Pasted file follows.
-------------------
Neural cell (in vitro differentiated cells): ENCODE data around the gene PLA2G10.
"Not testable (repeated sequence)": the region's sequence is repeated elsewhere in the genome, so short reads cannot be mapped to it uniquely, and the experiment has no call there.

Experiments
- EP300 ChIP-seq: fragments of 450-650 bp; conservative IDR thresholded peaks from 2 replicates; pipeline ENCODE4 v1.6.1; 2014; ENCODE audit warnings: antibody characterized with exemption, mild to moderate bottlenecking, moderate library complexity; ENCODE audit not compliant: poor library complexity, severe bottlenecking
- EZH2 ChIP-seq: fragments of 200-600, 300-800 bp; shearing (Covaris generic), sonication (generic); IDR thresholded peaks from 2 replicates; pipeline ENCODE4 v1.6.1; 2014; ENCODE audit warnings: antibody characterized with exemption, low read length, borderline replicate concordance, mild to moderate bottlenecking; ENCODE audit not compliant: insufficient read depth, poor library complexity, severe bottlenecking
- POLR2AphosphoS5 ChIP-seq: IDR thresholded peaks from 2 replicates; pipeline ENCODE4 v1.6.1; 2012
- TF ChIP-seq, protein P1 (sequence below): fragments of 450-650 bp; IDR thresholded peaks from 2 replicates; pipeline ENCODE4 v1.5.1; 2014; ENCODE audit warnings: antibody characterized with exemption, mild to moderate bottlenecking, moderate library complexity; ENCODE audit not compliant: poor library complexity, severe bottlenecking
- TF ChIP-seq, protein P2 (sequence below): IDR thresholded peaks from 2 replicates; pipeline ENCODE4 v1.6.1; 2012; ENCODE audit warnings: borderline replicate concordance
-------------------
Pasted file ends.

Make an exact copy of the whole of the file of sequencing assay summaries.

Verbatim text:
Neural cell (in vitro differentiated cells): ENCODE data around the gene PLA2G10.
"Not testable (repeated sequence)": the region's sequence is repeated elsewhere in the genome, so short reads cannot be mapped to it uniquely, and the experiment has no call there.

Experiments
- EP300 ChIP-seq: fragments of 450-650 bp; conservative IDR thresholded peaks from 2 replicates; pipeline ENCODE4 v1.6.1; 2014; ENCODE audit warnings: antibody characterized with exemption, mild to moderate bottlenecking, moderate library complexity; ENCODE audit not compliant: poor library complexity, severe bottlenecking
- EZH2 ChIP-seq: fragments of 200-600, 300-800 bp; shearing (Covaris generic), sonication (generic); IDR thresholded peaks from 2 replicates; pipeline ENCODE4 v1.6.1; 2014; ENCODE audit warnings: antibody characterized with exemption, low read length, borderline replicate concordance, mild to moderate bottlenecking; ENCODE audit not compliant: insufficient read depth, poor library complexity, severe bottlenecking
- POLR2AphosphoS5 ChIP-seq: IDR thresholded peaks from 2 replicates; pipeline ENCODE4 v1.6.1; 2012
- TF ChIP-seq, protein P1 (sequence below): fragments of 450-650 bp; IDR thresholded peaks from 2 replicates; pipeline ENCODE4 v1.5.1; 2014; ENCODE audit warnings: antibody characterized with exemption, mild to moderate bottlenecking, moderate library complexity; ENCODE audit not compliant: poor library complexity, severe bottlenecking
- TF ChIP-seq, protein P2 (sequence below): IDR thresholded peaks from 2 replicates; pipeline ENCODE4 v1.6.1; 2012; ENCODE audit warnings: borderline replicate concordance